The Peat Sod – Landscaping by the Missionary Benedictines

The peat sod comes from one of the last working peat-ditches around St. Ottilien.

The fens near St. Ottilien date back to the young moraine zone of the Loisach glacier that covered the whole of Southern Bavaria. After the Würm glaciation, the melting ice created the basin of the Ammersee. Some 14 thousand years ago, a large lake emerged stretching from Weilheim in the south to Grafrath in the north. Even present Pilsensee was a part of the lake.

Peat develops when shallow water is enriched with nutrients and silts up by dead plant material. This process is very slow; on average, the peat horizon rises 1 mm per year. In the course of millenniums, the peat can get several meters thick. Intact fens and moors are able to store huge quantities of water and carbon dioxide (CO2); they are the habitat of a number of animals and plants.

There is a distinction between fens and moors, with a number of transitions between these two states. Moors develop where, abundant rainfall provided as e.g. in the Alpine foreland, the fens bulge like a watch glass from the groundwater due to the growth of peat moss (different species of Sphagnum).

Even in the Bavarian dialect, there is a distinction made between fen and moor. "Moos" (moss) is the term for a fen; moors are called "Filz" (felt), because the dead peat moss looks similar like felt.

Near St. Ottilien huge fen areas developed from the silted up lake bed of the Ammersee. The Pflaumdorfer Moos extends for 200 hectares south of St. Ottilien, almost up to the A96 freeway and from Pflaumdorf to Eresing. Then there is the Großes Mösel, a fen with 18 hectares of wood, open land and small water bodies adjacent to the Pflaumdorfer Moos. Moreover, there is the melting water valley north of St. Ottilien, and the Emminger Moos in the notheast, confined by the two railway lines in the north and west and by wood and hills in the east and south, where you can still see rests of the old peat-ditches.

Farmers used peat from the fens as fuel, as bedding in the stables and for sale. The wet fen areas were drained by channels, the upper layer of peat moss was removed and the peat was extracted.

One after the other the upper layer of "white peat", then the "brown peat" lower down was cut in sods, carried to a drying area and stacked until it was dried up. The "black peat" in the bottom layer, in high demand because of its high heating value, could often not be drained sufficiently and had to be extracted as peat mud. It was spread on a level ground and stamped by foot to squeeze out most of the water.

The young monastic community of the Missionary Benedictines explored the fen as well after they bought part of the halfway dilapidated Emming farm estate in 1886 and built up their "headquarters" there. 
Br. Michael Hofer, one of the first monks to join the religious community, wrote in his memoirs: "Peat was there in abundance for use as fuel" (Bruder Michael Hofer: Im Dienst und Schutz des Höchsten, p. 61).

In order to secure the needs for food for the rapidly growing community, it was of vital importance to re- enable farming, which lied fallow and suffered from frequent change of owners during many decades. "A main task to be solved was the profitable organization of agriculture, especially the acquisition of livestock and cultivation of fields and pastures. Responsible for this task was a reliable agricultural administrator until the initial stage of development was overcome." (Hofer, p. 63)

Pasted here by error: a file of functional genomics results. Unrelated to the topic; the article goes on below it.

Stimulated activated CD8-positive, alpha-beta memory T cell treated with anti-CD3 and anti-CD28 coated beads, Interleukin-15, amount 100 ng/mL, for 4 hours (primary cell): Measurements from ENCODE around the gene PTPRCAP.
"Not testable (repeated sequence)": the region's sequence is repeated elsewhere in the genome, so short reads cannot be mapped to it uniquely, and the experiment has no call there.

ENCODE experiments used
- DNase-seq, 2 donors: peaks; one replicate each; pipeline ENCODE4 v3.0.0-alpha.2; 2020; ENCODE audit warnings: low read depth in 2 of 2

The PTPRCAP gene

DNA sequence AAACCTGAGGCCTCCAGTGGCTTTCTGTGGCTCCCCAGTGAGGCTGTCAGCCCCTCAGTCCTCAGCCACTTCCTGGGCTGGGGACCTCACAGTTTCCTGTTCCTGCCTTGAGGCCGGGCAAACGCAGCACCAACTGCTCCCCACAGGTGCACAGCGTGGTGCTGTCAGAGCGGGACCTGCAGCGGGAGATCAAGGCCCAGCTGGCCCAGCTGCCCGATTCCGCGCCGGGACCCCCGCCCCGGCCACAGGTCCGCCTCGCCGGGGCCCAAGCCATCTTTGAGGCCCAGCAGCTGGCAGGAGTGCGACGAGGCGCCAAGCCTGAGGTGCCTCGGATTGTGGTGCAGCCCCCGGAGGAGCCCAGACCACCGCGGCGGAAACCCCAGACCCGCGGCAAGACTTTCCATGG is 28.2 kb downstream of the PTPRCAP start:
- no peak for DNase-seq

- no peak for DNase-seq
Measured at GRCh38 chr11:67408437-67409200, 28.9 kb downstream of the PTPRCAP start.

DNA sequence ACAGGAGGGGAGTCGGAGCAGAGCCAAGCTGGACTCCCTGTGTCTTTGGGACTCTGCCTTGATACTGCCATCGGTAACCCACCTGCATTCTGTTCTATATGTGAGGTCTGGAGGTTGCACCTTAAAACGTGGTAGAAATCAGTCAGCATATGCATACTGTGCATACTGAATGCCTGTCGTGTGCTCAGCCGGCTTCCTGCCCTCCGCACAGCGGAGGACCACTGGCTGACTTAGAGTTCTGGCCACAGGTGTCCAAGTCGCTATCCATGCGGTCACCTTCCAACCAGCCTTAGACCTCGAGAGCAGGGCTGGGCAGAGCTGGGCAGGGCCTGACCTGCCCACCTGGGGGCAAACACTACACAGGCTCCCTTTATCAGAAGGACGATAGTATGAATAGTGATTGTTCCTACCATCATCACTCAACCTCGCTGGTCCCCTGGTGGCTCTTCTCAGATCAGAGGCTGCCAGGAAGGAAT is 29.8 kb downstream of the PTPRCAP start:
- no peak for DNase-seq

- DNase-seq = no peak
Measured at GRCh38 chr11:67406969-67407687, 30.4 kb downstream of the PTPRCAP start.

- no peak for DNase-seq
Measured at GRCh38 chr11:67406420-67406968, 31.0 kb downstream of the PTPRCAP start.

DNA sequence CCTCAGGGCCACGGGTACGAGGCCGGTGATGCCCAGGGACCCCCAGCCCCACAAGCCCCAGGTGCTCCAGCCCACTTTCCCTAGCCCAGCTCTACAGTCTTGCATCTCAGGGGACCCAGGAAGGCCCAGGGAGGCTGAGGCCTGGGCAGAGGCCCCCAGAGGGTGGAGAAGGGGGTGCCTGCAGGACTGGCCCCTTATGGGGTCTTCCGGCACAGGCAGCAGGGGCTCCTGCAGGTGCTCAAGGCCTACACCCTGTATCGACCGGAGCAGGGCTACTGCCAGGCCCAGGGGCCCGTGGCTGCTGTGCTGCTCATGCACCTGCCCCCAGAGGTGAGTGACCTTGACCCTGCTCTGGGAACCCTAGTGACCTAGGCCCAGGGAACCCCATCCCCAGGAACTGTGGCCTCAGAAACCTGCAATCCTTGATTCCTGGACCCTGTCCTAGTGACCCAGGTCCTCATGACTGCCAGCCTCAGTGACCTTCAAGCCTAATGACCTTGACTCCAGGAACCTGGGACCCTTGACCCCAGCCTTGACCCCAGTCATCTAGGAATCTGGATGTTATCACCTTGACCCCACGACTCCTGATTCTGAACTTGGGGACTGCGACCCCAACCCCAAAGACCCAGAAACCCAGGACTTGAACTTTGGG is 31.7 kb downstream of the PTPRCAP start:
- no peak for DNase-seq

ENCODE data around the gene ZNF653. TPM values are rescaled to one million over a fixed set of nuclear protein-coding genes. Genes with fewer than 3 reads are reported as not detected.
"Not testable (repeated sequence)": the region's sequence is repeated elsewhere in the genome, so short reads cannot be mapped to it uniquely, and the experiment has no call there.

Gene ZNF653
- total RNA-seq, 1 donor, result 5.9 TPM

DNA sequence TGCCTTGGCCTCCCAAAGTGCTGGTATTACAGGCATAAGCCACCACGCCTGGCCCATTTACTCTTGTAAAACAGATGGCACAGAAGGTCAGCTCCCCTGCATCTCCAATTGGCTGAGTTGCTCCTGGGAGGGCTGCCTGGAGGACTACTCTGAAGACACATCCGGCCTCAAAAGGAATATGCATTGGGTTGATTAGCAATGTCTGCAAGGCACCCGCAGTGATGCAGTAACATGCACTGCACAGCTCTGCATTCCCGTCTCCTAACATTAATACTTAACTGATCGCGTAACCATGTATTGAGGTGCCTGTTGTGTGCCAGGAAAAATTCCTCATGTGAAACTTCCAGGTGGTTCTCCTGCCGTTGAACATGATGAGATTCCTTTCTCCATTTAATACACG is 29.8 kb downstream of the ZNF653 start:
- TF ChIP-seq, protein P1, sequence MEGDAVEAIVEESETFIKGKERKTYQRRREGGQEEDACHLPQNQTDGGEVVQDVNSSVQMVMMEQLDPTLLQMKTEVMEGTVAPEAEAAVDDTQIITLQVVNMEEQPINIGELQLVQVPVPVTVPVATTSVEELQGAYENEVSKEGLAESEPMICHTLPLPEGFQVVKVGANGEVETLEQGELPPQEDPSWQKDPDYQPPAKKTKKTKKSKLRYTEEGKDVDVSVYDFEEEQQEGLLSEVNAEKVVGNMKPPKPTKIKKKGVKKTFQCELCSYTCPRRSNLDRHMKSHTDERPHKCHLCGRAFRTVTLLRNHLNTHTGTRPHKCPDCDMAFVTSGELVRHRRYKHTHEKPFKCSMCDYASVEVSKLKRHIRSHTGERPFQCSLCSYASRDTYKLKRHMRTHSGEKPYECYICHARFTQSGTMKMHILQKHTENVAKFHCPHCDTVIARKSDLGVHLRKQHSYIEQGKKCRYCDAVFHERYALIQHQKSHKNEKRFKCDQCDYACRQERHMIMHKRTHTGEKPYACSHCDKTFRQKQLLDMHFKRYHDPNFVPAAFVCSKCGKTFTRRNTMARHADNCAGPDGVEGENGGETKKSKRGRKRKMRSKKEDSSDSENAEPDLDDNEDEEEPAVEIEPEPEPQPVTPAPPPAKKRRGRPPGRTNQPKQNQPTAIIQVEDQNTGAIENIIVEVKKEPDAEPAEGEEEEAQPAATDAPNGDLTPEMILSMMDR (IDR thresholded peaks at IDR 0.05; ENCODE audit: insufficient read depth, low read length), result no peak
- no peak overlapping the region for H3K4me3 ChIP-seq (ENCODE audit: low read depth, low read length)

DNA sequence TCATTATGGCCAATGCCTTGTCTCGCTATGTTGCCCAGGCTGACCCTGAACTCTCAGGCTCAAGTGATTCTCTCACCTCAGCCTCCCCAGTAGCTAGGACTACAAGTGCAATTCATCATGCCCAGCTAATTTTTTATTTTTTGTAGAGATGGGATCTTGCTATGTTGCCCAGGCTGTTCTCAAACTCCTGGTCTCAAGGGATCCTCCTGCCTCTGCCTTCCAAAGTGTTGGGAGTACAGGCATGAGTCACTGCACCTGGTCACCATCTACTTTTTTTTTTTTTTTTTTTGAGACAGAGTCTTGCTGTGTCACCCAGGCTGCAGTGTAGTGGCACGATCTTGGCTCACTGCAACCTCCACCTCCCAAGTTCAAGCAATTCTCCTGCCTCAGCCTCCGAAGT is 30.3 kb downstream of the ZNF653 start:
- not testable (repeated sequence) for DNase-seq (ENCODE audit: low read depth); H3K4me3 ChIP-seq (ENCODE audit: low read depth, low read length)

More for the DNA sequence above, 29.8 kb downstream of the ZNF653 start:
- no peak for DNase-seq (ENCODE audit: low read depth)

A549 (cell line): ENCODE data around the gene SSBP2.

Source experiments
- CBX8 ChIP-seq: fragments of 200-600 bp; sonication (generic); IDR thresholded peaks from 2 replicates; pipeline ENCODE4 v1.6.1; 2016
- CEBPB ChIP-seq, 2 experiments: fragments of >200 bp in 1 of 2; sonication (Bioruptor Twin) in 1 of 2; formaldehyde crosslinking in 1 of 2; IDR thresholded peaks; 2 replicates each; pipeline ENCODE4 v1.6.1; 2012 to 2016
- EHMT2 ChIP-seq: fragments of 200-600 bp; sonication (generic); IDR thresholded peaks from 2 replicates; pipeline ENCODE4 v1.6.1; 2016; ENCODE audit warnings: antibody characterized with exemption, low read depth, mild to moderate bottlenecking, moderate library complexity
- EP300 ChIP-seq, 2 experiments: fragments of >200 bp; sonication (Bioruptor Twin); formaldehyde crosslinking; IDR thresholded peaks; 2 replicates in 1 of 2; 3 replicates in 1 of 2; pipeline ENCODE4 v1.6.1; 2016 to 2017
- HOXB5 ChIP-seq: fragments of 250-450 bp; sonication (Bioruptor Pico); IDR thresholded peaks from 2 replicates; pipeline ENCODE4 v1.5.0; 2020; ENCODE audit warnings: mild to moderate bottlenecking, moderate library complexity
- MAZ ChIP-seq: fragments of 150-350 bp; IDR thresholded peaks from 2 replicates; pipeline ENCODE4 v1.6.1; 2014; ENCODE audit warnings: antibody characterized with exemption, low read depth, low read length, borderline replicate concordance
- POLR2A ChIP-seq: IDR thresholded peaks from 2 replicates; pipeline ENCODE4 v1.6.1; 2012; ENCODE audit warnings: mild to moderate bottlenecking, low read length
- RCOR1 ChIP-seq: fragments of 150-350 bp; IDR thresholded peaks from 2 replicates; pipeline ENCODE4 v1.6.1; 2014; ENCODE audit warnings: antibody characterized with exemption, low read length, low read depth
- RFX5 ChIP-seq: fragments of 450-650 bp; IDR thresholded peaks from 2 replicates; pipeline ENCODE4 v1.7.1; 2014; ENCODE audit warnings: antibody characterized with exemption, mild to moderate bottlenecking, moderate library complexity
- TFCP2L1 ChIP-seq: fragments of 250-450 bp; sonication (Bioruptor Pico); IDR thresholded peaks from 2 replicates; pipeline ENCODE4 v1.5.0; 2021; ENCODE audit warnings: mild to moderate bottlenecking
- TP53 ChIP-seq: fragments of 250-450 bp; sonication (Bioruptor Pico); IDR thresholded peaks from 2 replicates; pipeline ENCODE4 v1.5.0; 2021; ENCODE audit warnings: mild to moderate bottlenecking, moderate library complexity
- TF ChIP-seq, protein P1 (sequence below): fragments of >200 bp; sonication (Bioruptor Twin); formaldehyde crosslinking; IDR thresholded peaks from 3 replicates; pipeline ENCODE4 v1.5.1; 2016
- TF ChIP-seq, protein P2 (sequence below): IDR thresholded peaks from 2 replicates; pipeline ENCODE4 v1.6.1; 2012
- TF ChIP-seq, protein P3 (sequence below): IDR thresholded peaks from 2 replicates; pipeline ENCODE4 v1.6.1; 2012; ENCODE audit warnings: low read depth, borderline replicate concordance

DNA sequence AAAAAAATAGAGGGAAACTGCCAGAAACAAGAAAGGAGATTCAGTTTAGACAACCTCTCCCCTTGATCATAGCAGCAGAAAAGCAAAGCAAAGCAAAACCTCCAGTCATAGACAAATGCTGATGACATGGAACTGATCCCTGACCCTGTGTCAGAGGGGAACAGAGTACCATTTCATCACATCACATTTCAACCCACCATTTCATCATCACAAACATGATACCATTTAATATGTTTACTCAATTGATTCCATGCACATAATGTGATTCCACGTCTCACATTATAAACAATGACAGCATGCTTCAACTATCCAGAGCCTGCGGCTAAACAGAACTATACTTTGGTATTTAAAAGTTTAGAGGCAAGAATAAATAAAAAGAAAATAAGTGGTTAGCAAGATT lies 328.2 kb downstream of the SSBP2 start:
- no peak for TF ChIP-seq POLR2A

From 1890 on, the drainage of the Fischbach (a small creek) facilitated peat extraction at the Pflaumdorfer Moos. By and by, the "acidic meadows" at the Pflaumdorfer Moos were exploited. The resident farmers joined forces to establish peat cooperatives after the monks convinced them about the value of peat extraction. In this way, the previously hardly exploited 300 hectares of peat land were used. However, due to large investments for the monastery's buildings, the exploitation went on slowly in the first years on the monastery grounds.

 After the peat was exploited completely, the monks used the so-called "black culture"; the rest of the peat was ploughed for 10 years by teams of oxen until the peat was decomposed and agricultural use was possible. Besides grassland, potatoes, beets and carrots were cultivated.

Drainage of the heavily silt-up Emminger Weiher situated between Geltendorf station and St. Ottilien, which covered 99 Tagwerk (1 Tagwerk equals 3407 square meters), was completed in 1916 by Russian prisoners of war stationed at Geltendorf.

Peat was a sought after fuel, especially during and after both World Wars. At the beginning of the 1920ies, the peat-ditches between St. Ottilien and Eresing had a yearly production of 2 million peat sods. Only at the end of the 1980ies, the last farmer in the Pflaumdorfer Moos gave up peat cutting.



Bruder Michael Hofer: Im Dienst und Schutz des Höchsten, EOS 1978
Landsberger Geschichtsblätter, 105. Jg. 2006, s. 53 ff.: Helge Latte / Walter Meier, Geschichte der Feldbahnen im Landkreis Landsberg am Lech
Landsberger Geschichtsblätter, 99./100. Jg. 2000/2001, s. 106 ff.: Walter Meier, Mensch und Moor. Entstehung und Nutzung der Moore im Landkreis Landsberg.